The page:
Another Airline Goes Revenue-Based!

Star Alliance member (and Diners Club Rewards transfer partner) South African Airways is going to revenue-based mileage-earning starting February 1, 2015.

  • They’ll award 1 mile per R1.60 spent on airfare and fuel surcharges
  • This applies only to South African’s own flights
  • THere’s no change to mileage-earning on partner flights.

Unlike Delta and United, South African isn’t capping the number of miles you can earn with the most expensive tickets.

Since awards as well will be based on price, the mileage cost will be inclusive of fuel surcharges for South African flights. And they’re introducing redemption of miles for any seat on any of their flights with the new revenue-based structure.

Another revenue-based change will be that in addition to upgrading from full and nearly-full fare tickets with miles, they’ll let you pay the cash difference from your economy ticket to business class using miles at a cost based on that difference in fare.

Even as they are effectively abolishing reward charts for redemptions on their own flights, they recognize that much of the allure of frequent flyer programs stems from . The miles open up real possibility and reward for choosing one carrier or program or another. Customers don’t just want a currency with a fixed value set by the airline and changed at whim (remember that even revenue-based programs devalue).

Towards that end South African will offer, in lieu of their saver award chart, “JourneyBlitz Awards … which will be offered at astonishingly low mileage thresholds and on a promotional basis.” Fuel surcharges will apply.

Outside of these awards, they’ve set the program up to rebate 5% of spending in the form of travel credit, whether used for award tickets or upgrades.

It’s important to understand that:

  • Few programs have taken things as far as South African, even Delta didn’t abolish the award chart with their transition to revenue-based.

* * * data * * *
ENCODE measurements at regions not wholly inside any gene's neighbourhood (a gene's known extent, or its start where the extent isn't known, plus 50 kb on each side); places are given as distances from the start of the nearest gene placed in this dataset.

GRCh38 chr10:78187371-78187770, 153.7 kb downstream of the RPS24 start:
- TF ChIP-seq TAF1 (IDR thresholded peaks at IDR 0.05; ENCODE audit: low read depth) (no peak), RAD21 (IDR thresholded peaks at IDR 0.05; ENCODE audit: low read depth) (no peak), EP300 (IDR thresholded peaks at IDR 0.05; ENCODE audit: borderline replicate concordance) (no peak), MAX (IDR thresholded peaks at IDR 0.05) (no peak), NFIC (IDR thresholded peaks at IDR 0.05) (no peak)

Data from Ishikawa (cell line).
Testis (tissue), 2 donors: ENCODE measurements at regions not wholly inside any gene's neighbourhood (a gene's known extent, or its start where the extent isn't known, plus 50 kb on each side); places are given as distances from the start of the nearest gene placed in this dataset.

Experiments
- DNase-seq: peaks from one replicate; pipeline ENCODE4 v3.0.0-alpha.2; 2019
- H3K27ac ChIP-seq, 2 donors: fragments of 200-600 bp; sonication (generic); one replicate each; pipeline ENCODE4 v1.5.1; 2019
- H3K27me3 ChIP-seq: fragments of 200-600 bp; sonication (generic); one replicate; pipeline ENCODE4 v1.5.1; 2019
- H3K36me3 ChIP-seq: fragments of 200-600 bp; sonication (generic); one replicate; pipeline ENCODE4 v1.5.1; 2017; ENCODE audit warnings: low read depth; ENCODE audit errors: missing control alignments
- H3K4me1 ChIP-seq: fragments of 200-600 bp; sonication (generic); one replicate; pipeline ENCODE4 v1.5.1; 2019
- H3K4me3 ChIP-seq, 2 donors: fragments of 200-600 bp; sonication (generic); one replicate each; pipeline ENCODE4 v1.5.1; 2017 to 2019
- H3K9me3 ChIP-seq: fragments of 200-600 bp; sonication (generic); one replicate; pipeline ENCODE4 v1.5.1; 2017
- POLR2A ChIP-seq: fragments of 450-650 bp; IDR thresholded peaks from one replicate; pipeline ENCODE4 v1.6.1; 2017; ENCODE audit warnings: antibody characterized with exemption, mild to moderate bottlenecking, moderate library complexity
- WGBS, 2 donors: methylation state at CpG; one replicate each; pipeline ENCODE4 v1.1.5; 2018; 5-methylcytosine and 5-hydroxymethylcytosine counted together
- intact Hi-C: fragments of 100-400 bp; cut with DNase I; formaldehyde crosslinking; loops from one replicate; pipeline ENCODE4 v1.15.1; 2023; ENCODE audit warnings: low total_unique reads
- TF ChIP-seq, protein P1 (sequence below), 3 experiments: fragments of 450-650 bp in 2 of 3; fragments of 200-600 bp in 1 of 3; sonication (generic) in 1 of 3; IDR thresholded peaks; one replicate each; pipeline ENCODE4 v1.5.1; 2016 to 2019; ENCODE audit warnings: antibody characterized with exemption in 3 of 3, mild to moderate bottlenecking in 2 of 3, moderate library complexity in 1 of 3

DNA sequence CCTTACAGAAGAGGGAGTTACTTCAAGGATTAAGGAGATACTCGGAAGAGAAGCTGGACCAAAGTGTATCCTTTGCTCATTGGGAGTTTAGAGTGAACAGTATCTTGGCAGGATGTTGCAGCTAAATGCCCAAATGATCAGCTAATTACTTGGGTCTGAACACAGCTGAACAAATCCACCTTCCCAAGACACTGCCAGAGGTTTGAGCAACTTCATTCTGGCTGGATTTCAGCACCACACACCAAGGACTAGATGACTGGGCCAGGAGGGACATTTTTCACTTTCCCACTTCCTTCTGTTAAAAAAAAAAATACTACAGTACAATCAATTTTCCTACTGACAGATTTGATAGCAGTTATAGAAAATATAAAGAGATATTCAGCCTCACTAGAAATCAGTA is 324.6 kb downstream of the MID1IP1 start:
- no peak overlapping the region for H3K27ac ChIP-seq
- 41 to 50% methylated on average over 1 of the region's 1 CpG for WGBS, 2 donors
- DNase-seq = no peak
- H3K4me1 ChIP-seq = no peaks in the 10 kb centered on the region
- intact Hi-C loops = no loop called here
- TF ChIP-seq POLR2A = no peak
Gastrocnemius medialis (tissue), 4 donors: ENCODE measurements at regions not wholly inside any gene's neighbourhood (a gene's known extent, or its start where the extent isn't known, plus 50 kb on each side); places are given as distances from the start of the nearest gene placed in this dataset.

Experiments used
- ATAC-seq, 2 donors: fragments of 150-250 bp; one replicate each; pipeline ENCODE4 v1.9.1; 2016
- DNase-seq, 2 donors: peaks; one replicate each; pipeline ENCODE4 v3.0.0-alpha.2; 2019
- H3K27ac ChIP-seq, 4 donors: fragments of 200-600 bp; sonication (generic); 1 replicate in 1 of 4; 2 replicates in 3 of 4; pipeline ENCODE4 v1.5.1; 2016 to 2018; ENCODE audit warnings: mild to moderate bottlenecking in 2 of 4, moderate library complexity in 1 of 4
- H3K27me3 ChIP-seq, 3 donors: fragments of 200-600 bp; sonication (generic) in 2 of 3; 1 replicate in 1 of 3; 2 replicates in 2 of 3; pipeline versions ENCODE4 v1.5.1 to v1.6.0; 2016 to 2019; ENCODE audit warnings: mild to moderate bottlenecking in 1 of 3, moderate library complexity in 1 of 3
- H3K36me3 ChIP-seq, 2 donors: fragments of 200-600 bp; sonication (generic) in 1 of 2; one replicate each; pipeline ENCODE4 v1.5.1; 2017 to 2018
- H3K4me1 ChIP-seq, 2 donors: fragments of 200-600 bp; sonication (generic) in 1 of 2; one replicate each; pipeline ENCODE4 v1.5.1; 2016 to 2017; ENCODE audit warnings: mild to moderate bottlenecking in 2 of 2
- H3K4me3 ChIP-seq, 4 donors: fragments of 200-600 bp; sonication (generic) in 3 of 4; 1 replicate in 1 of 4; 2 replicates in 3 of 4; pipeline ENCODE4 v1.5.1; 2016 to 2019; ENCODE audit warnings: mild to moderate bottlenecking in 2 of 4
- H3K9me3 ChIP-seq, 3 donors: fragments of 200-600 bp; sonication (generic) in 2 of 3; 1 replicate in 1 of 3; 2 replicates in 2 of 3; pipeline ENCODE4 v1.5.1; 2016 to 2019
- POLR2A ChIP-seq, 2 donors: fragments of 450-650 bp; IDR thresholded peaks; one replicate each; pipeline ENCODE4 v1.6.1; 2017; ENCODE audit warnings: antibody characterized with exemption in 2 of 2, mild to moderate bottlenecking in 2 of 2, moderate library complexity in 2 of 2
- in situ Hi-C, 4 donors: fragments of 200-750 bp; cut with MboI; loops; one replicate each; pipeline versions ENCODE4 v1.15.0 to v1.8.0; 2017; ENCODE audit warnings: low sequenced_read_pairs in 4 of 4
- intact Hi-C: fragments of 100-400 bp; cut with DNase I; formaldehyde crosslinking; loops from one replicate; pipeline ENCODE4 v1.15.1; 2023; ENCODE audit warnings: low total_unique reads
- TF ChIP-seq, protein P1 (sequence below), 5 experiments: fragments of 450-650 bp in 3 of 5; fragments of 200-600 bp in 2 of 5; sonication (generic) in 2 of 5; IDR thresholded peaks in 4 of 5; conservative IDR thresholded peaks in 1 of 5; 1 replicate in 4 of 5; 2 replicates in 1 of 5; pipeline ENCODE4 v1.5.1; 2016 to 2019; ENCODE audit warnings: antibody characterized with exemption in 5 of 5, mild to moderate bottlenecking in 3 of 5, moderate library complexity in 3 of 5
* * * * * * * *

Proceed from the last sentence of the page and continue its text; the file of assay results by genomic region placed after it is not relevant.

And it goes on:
• Despite moves at both United and Delta that may skew the perceptions of Americans, it’s a tiny percentage of programs that have made such a switch.
  • They’ve been a long time in coming. It’s been a decade since Air New Zealand made this move.
  • It’s been even longer than that since we first saw revenue-based programs in the U.S. America West Flight Fund’s pre-mileage offering, for instance, and Independence Air both had this. The idea has floated around for quite awhile before gaining even the traction that it has.

I don’t like these moves, but there are a lot of models for programs in the world and I’ll concentrate on those that offer the best value to me as a consumer — which is still a model, after all, that has been highly profitable for the programs themselves for quite some time.

About Gary Leff

Gary Leff is one of the foremost experts in the field of miles, points, and frequent business travel - a topic he has covered since 2002. Co-founder of frequent flyer community, emcee of the Freddie Awards, and named one of the "World's Top Travel Experts" by Conde' Nast Traveler (2010-Present) Gary has been a guest on most major news media, profiled in several top print publications, and published broadly on the topic of consumer loyalty. More About Gary »

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  1. “…there are a lot of models for programs in the world and I’ll concentrate on those that offer the best value to me as a consumer…”

    And what may these be?

  2. @Angelo – Transferrable programs (Amex Membership Rewards, Chase Ultimate Rewards, Starwood Preferred Guest though to a lesser extent Citi Thank You, Diners Club Rewards)… American and Alaska, Japan Airlines, Korean Air… to some extent British Airways… All Nippon, Singapore…

  3. 1 mile per R1.60 is a lot better value than I’ve been earning on average for my SAA flights in recent years!!

  4. I know Gary, I’d never have been a Voyager member anyway with the crappy program they had. It just irks me that I once had to pay $742 RT for a 2 hour flight with them in a NON MILEAGE EARNING discount economy class. 🙂

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